18. The way of reason: We teach children, too, not to 'lean (too confidently) to their own understanding'; because the function of reason is to give logical demonstration (a) of mathematical truth, (b) of an initial idea, accepted by the will. In the former case, reason is, practically, an infallible guide, but in the latter, it is not always a safe one; for, whether that idea be right or wrong, reason will confirm it by irrefragable proofs. - Charlotte Mason, Volume 6Charlotte Mason suggested two guides to "moral and intellectual self-management": 'the way of the will' and 'the way of the reason.' Teaching a child to recognize and use the strength of his own will power allows him to manage his thinking and behavior. Teaching a child to recognize and beware the limitations of reason helps him to avoid being deceived by his own mind.
Reason can be a powerful tool. But when reason is used to provide support for an idea, it can find support for any idea we choose. We cannot rely on reason to be our guide because reason will prove anything we want. If you've ever participated in debate competitions, this should be obvious. Give an experienced debater any side of any argument, and that person will produce convincing arguments to prove that side. Switch the sides, and the same person will produce equally convincing arguments for the opposite position.
Reason alone provides unreliable guidance when we're evaluating ideas. We need our reason, but we must not trust too fully in it.
In these days when Reason is deified by the unlearned and plays the part of the Lord of Misrule it is necessary that every child should be trained to recognize fallacious reasoning and above all to know that a man's reason is his servant and not his master; that there is no notion a man chooses to receive which his reason will not justify, whether it be mistrust of his neighbour, jealousy of his wife, doubts about his religion, or contempt for his country. - Charlotte Mason, Volume 6, p. 55To avoid falling prey to the deceptions of reason, we should a) train the child "to recognize fallacious reasoning" and b) teach the child "to know that a man's reason is his servant and not his master."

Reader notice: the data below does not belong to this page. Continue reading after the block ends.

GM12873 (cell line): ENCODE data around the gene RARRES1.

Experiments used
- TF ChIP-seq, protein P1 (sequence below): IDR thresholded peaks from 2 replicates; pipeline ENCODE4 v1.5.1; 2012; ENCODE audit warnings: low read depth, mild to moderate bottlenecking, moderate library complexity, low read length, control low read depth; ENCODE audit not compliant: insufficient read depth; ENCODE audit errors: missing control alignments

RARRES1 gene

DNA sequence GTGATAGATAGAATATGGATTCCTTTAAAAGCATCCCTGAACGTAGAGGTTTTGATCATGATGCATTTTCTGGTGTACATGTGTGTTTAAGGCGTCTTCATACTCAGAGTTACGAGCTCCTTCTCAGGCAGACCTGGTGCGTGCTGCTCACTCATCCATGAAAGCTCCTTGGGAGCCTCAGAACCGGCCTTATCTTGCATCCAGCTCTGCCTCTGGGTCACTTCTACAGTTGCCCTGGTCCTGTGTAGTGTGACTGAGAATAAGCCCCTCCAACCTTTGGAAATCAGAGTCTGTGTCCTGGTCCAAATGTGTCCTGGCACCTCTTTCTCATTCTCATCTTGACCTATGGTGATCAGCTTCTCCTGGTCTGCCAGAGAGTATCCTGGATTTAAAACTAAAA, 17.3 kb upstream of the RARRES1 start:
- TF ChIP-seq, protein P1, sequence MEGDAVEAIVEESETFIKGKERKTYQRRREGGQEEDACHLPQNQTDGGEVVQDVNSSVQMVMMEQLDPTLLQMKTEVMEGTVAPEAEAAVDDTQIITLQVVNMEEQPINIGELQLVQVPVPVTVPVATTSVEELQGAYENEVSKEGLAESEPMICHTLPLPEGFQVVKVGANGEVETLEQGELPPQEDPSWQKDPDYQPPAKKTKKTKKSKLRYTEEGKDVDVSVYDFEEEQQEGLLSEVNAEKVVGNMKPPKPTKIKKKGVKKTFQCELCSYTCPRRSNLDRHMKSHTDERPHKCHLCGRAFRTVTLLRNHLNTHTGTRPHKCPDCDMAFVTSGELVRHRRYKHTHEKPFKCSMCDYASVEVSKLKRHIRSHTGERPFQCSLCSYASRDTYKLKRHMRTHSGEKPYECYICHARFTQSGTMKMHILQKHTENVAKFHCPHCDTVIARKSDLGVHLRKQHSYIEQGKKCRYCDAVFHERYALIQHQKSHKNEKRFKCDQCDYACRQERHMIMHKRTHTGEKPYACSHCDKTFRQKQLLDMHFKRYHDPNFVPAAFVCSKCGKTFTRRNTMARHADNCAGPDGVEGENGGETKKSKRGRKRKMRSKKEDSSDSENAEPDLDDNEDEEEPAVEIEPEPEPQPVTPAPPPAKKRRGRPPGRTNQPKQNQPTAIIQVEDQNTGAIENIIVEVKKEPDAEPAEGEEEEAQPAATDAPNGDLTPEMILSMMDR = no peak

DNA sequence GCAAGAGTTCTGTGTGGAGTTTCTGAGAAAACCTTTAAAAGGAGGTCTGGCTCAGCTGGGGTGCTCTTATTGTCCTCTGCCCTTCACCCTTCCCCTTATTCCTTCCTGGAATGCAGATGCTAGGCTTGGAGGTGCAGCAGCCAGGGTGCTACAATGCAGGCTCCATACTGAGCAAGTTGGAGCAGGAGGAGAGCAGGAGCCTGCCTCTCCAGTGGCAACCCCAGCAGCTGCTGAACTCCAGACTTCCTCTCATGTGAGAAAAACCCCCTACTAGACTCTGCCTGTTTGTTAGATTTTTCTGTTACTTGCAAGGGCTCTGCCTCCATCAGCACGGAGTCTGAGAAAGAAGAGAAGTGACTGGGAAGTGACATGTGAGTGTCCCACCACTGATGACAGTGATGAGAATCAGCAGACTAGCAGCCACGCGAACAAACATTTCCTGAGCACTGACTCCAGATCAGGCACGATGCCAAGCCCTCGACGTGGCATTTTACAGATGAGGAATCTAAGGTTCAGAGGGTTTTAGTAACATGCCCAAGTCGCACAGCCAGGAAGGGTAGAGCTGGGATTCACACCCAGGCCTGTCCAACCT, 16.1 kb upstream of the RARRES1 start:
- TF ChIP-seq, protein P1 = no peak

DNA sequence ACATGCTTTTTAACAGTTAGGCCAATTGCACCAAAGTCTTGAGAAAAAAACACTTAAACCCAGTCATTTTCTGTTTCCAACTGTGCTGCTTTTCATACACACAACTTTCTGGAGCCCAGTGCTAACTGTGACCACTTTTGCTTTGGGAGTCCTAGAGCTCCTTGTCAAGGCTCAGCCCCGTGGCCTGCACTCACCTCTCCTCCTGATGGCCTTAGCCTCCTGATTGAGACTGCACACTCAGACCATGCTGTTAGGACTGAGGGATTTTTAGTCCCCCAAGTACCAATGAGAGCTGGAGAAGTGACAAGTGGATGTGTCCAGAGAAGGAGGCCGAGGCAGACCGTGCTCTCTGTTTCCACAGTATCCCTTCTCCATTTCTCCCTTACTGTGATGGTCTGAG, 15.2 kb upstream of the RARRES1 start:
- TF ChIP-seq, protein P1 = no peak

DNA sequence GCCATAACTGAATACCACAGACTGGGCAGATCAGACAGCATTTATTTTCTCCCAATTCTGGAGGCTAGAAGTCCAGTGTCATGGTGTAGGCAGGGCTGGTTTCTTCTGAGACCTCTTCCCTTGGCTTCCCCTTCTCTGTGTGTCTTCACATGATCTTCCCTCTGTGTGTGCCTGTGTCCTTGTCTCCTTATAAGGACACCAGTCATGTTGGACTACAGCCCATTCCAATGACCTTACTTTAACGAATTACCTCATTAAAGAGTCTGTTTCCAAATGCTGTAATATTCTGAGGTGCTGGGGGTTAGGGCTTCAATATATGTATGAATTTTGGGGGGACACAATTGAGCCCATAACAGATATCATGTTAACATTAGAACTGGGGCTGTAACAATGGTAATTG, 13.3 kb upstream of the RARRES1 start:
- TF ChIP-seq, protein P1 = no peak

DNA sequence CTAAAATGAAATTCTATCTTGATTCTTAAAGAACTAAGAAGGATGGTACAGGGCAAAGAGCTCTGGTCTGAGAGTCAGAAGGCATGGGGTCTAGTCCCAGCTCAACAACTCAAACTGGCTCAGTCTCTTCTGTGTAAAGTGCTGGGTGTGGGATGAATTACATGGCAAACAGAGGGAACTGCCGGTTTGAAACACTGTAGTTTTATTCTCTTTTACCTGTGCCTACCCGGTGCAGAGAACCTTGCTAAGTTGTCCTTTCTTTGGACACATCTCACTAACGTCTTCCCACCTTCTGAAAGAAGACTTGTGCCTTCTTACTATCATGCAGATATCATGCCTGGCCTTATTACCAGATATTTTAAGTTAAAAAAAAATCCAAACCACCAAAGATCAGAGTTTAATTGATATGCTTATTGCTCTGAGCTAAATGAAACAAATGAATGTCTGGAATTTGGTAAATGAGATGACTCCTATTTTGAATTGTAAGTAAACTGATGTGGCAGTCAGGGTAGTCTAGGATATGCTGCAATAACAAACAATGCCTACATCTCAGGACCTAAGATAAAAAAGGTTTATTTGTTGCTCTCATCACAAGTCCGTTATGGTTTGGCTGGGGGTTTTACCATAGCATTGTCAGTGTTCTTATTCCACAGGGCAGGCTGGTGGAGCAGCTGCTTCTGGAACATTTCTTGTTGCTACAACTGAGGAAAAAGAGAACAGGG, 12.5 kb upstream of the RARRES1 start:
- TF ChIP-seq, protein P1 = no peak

The prescription? "[A] liberal education which affords a wide field for reflection and comparison and abundant data upon which to found sound judgments." History, learned well, should show the limits of reason. Watching as figures in the history tales make foolish or wicked choices because they allowed their reason to convince them of what their judgment should have warned them against helps children see the wreckage that misused reason leaves behind. Great literature also demonstrates this truth. As these incidents, historical and fictional, come up in the readings and later discussions, the fallacies should become evident. Occasionally it might be helpful for the teacher to point out a particular fallacy directly.
The history of science also demonstrates this truth. Reason affords scientists a great resource in uncovering truths about the world in which we live. But reason also sometimes leads them astray, following convincing evidence and lines of reasoning down paths that later we can clearly see to have been false. Children need to see this so that they can understand that, while scientific exploration makes significant accomplishments, the findings of such explorations are not infallible, no matter how convincing the arguments in favor of a particular finding might be.
In this gentle, steady way, children can learn to put reason in its rightful place, a servant rather than a master.